A Confederate monument solution, with context

A statue of Arthur Ashe, unveiled in 1996, is one of several erected around Richmond that work to balance the city’s Confederate memorials

IF YOU DRIVE FAR ENOUGH down Monument Avenue in Richmond, Va., past the statues of Confederate leaders General Robert E. Lee and President Jefferson Davis, you’ll find a bronze likeness of native son Arthur Ashe, the tennis legend and activist, holding books and a racket. A few miles to the east is the Virginia Civil Rights Memorial, not far from a statue of Abraham Lincoln.

This is how

You're reading a preview, sign up to read more.

More from TIME

TIME13 min readSociety
The Window For Justice May Be Closing
These former boy scouts say the organization’s sex-abuse problem is worse than anyone knew.
TIME2 min readPolitics
Sudan’s Military Calls For Election After Violent Crackdown On Protesters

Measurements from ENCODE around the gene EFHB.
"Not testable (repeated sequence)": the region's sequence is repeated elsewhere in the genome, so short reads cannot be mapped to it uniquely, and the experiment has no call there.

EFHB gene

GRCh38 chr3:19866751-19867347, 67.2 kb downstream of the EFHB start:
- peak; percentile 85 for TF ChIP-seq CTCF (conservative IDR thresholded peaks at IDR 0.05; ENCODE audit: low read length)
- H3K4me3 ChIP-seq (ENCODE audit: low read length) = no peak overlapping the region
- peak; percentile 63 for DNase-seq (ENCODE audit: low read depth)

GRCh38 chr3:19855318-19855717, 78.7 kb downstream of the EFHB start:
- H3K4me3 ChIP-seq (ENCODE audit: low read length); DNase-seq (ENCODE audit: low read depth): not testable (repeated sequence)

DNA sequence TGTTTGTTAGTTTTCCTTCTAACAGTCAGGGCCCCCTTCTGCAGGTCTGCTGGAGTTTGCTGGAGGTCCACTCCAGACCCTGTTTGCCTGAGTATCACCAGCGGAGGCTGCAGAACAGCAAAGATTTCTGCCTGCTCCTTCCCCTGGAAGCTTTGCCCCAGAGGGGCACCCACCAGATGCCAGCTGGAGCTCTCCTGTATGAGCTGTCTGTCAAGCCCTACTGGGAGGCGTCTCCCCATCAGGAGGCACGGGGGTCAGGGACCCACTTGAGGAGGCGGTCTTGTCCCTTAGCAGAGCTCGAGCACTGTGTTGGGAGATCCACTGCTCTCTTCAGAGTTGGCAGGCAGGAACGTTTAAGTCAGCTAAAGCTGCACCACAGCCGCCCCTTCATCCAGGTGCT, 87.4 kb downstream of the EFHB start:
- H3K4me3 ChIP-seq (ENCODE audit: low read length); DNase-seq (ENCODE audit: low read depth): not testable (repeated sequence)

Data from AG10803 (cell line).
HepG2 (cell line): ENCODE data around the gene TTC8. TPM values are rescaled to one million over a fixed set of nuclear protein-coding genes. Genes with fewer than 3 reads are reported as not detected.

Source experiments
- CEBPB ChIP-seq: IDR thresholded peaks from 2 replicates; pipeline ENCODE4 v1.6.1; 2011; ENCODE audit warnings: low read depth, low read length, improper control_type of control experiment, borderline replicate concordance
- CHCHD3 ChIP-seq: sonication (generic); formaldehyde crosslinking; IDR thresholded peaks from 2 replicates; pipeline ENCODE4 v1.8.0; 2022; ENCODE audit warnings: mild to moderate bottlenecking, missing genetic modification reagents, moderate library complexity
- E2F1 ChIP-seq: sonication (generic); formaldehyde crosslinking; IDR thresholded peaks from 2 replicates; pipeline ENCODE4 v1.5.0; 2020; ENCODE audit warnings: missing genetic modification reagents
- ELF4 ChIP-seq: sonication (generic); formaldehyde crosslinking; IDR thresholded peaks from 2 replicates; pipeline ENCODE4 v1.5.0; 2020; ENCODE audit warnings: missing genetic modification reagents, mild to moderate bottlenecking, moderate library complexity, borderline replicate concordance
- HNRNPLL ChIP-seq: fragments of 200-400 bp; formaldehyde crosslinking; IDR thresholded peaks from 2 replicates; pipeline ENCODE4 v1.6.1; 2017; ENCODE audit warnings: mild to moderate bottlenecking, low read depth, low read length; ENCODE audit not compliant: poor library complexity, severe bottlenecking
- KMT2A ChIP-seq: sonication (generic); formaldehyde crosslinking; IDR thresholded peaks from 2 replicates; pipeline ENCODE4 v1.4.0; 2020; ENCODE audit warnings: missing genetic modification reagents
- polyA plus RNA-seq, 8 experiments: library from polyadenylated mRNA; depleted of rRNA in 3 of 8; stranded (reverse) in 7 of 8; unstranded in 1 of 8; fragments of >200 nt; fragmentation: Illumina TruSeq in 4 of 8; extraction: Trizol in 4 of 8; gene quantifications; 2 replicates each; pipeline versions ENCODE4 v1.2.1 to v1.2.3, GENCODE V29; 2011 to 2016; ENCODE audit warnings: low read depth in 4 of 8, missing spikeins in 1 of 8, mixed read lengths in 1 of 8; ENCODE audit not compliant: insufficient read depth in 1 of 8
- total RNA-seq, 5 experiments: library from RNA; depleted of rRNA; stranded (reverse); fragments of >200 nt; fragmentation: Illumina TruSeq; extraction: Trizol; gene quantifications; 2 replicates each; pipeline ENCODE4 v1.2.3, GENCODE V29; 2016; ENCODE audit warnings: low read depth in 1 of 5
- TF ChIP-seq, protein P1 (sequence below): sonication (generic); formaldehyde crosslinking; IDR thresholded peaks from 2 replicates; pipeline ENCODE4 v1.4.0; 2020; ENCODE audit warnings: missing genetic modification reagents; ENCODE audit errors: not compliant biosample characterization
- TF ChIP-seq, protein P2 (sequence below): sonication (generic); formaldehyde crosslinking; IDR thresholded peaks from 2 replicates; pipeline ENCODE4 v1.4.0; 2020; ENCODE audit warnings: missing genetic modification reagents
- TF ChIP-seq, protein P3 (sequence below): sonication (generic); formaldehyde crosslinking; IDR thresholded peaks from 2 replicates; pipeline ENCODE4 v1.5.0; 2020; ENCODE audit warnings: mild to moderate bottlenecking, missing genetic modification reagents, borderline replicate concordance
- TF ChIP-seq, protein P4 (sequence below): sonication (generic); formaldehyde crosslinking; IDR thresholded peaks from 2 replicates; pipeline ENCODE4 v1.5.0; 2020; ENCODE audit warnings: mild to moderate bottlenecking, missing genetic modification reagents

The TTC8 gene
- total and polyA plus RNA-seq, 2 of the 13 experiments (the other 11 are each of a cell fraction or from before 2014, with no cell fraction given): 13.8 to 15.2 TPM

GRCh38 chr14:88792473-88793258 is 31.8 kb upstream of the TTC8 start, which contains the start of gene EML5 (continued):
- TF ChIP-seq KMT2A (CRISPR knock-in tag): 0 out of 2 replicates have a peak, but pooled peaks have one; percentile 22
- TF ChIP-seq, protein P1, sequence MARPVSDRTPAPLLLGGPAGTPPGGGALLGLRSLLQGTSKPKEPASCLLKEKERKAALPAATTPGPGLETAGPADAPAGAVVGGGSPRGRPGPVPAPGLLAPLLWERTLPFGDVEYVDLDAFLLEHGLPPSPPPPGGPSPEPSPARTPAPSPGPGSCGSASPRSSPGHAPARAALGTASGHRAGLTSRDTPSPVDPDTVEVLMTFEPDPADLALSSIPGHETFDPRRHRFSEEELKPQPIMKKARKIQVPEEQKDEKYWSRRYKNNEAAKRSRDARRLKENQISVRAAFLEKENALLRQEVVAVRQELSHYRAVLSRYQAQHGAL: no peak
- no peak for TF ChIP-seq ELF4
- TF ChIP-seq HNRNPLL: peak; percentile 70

AT LEAST 60 PEOPLE WERE KILLED AND hundreds wounded in Khartoum on June 3 when the Sudanese military raided a peaceful sit-in calling for democratic reform. Troops shot into the crowd with live ammunition, set tents alight and beat fleeing protesters
TIME2 min read
An Updated Tales Proves You Can Go Home Again
EACH EPISODE OF TALES OF THE CITY CLOSES ON A SHOT OF the rainbow flag, which almost feels a little on the nose—until it doesn’t. The Netflix miniseries is a sequel to the earlier television adaptations of Armistead Maupin’s novels about the intersec